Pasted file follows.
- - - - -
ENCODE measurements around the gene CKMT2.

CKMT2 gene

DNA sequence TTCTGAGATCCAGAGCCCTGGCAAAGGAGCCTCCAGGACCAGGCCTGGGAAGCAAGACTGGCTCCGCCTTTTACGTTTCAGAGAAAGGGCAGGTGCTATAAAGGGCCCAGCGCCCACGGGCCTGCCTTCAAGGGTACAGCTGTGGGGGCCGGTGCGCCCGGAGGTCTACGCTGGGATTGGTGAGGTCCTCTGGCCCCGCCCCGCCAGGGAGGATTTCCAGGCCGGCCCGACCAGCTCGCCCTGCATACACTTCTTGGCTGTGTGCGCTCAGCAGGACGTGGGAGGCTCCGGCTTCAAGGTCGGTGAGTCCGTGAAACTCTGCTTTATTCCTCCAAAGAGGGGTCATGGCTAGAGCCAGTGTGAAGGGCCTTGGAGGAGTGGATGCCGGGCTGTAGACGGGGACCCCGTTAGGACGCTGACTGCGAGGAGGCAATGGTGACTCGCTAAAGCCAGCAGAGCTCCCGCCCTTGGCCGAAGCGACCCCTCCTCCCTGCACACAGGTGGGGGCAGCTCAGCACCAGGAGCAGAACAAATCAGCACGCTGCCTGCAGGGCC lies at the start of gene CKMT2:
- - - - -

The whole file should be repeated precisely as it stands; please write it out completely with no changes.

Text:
ENCODE measurements around the gene CKMT2.

CKMT2 gene

DNA sequence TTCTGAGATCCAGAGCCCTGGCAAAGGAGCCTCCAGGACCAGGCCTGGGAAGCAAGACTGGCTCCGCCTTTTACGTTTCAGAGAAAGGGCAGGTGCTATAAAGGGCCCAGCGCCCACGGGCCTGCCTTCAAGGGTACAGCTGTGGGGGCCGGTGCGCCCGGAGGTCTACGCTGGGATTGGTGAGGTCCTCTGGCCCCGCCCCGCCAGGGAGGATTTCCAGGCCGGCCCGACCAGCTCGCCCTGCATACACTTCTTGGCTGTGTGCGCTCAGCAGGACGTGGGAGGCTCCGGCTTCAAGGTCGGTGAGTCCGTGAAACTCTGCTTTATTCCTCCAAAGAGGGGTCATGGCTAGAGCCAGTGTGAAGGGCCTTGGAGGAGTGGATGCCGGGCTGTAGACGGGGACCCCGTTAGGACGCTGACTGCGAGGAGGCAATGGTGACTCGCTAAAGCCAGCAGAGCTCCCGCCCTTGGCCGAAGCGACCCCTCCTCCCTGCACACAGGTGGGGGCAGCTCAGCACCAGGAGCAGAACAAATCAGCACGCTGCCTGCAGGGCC lies at the start of gene CKMT2: